Cellphone use tied to brain activity

The researchers, led by Dr Nora D Volkow, director of the National Institute on Drug Abuse, urged caution in interpreting the findings because it is not known whether the changes, which were seen in brain scans, have any meaningful effect on a person’s overall health.

But the study, published on Wednesday in The Journal of the American Medical Association, is among the first and largest to document that the weak radio-frequency signals from cellphones have the potential to alter brain activity. “The study is important because it documents that the human brain is sensitive to the electromagnetic radiation that is emitted by cellphones,” Volkow said. “It also highlights the importance of doing studies to address the question of whether there are—or are not—long-lasting consequences of repeated stimulation, of getting exposed over five, 10 or 15 years.”

Although preliminary, the findings are certain to reignite a debate about the safety of cellphones. A few observational studies have suggested a link between heavy cellphone use and rare brain tumours, but the bulk of the available scientific evidence shows no added risk. Major medical groups have said that cellphones are safe, but some top doctors have urged the use of headsets as a precaution.

Volkow said that the latest research is preliminary and does not address questions about cancer or other heath issues, but it does raise new questions about potential areas of research to better understand the health implications of increased brain activity resulting from cellphone use.

When asked to comment on the latest study, the leading industry trade group, CTIA—The Wireless Association, released a statement emphasising recent studies that have shown no elevated cancer risk associated with cellphone use.

“The peer-reviewed scientific evidence has overwhelmingly indicated that wireless devices, within the limits established by the FCC, do not pose a public health risk or cause any adverse health effects,” said John Walls, vice-president of public affairs for the trade group, adding that leading global health groups “all have concurred that wireless devices are not a public health risk.” But the new research differed from the large observational studies that have been conducted to study cellphone use. In Volkow’s study, the researchers used brain scans to directly measure how the electromagnetic radiation emitted from cellphones affected brain activity..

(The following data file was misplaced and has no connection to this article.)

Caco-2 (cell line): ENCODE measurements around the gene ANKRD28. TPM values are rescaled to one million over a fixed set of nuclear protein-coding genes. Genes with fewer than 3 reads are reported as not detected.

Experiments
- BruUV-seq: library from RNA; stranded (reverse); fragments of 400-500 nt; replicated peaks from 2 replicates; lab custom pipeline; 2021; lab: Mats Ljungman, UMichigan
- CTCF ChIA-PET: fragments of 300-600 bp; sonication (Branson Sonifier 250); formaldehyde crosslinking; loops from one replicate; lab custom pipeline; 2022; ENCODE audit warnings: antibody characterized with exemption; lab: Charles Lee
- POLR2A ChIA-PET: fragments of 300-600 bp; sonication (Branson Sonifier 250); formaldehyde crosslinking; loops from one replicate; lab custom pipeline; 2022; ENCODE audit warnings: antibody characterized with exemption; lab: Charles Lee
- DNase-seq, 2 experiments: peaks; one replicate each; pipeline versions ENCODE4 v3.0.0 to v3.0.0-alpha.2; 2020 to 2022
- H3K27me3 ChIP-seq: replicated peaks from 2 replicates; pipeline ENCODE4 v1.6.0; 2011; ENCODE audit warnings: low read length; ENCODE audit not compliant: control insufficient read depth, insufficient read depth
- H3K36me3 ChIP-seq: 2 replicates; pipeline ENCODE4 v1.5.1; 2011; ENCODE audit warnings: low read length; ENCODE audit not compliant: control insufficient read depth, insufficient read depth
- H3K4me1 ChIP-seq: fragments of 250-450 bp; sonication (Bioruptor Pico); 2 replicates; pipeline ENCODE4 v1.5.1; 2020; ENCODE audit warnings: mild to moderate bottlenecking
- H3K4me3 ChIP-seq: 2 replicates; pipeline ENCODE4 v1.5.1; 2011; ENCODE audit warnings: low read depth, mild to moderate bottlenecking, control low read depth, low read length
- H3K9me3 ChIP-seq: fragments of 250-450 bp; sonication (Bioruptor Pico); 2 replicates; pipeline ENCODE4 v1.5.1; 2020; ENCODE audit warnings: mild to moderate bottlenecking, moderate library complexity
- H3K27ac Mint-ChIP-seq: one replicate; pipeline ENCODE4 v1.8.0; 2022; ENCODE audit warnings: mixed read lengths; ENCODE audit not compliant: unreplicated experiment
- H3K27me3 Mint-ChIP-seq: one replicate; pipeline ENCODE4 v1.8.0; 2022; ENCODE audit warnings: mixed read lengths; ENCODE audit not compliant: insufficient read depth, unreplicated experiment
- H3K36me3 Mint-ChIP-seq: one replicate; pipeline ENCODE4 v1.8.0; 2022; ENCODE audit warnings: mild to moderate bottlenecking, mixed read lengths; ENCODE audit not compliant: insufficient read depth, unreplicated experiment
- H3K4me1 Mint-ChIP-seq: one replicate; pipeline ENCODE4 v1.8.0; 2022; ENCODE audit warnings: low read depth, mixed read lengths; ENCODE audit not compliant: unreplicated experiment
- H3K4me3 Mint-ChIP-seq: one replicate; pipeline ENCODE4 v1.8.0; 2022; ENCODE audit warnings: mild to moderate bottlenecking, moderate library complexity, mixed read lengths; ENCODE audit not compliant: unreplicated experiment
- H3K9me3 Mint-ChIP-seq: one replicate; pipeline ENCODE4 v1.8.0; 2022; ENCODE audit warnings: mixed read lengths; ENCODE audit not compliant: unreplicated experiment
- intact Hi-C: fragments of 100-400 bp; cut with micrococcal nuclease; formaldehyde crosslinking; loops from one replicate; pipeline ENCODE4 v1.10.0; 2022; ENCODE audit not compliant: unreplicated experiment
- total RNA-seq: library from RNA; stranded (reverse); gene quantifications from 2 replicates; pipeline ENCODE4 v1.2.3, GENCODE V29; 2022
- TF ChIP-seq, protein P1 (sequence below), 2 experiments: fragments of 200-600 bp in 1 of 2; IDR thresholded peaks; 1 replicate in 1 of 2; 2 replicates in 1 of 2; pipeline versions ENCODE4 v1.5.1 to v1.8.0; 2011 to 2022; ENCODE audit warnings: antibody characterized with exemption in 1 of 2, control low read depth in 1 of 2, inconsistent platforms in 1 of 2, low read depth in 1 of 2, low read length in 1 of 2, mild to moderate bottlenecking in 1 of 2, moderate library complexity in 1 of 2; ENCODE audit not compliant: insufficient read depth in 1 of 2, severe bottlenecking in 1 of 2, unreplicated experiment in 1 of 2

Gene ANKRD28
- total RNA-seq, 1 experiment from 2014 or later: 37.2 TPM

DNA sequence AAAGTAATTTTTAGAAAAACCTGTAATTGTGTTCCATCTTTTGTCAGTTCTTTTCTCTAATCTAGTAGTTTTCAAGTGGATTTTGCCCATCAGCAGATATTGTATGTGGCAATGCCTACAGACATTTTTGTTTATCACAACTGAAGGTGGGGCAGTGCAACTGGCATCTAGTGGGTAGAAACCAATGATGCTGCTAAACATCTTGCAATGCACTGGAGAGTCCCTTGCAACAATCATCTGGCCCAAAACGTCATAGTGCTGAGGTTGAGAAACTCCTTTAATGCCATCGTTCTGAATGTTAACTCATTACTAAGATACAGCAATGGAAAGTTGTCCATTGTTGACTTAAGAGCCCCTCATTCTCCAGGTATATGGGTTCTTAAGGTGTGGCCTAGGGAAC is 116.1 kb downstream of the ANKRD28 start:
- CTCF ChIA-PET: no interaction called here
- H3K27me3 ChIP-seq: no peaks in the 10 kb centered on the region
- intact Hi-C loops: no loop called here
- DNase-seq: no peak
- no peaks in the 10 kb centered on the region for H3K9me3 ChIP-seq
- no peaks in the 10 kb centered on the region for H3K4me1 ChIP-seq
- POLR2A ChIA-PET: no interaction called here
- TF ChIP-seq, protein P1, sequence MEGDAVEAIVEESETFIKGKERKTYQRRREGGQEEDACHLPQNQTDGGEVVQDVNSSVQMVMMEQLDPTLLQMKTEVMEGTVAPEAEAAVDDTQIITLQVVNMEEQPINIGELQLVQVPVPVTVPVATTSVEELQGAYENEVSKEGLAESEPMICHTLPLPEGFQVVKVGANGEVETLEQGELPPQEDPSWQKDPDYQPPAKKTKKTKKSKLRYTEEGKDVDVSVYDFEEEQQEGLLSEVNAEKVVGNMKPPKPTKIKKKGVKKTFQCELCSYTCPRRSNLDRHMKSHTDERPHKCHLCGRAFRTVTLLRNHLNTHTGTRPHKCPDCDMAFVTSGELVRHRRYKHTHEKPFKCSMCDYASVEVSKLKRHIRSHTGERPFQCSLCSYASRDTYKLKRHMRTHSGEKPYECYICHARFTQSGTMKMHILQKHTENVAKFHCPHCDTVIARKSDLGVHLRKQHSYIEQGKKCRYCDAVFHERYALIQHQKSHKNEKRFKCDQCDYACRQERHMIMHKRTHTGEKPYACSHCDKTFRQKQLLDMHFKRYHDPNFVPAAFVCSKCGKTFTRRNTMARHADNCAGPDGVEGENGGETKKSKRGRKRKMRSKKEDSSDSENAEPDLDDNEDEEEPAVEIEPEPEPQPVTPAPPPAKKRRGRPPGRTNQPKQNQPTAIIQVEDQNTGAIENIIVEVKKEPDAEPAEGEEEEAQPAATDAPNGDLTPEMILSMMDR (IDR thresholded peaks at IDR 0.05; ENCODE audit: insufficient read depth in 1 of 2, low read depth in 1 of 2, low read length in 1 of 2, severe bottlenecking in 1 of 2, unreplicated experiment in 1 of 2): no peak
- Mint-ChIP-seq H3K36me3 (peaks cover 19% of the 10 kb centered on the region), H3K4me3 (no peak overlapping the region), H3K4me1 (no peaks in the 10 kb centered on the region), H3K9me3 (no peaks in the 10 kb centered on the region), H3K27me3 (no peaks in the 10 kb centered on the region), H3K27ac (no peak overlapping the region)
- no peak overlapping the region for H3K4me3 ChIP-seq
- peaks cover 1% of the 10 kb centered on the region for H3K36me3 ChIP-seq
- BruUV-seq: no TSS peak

The randomised study, conducted in 2009, asked 47 participants to undergo positron emission tomography (PET) scans, which measure brain glucose metabolism, a marker of brain activity. Each study subject was fitted with a cellphone on each ear and then underwent two 50-minute scans.

During one scan, the cellphones were turned off, but during the other scan, the phone on the right ear was activated to receive a call from a recorded message, although the sound was turned off to avoid auditory stimulation.

Whether the phone was on or off did not affect the overall metabolism of the brain, but the scans did show a 7 per cent increase in activity in the part of the brain closest to the antenna. The finding was highly statistically significant, the researchers said. They said the activity was unlikely to be associated with heat from the phone because it occurred near the antenna rather than where the phone touched the head.

In the past, any concerns about the health effects of cellphones have been largely dismissed because the radiofrequency waves emitted from the devices are believed to be benign. Cellphones emit nonionising radiation, waves of energy that are too weak to break chemical bonds or to set off the DNA damage known to cause cancers. Scientists have said repeatedly that there is no known biological mechanism to explain how nonionising radiation might lead to cancer or other health problems.

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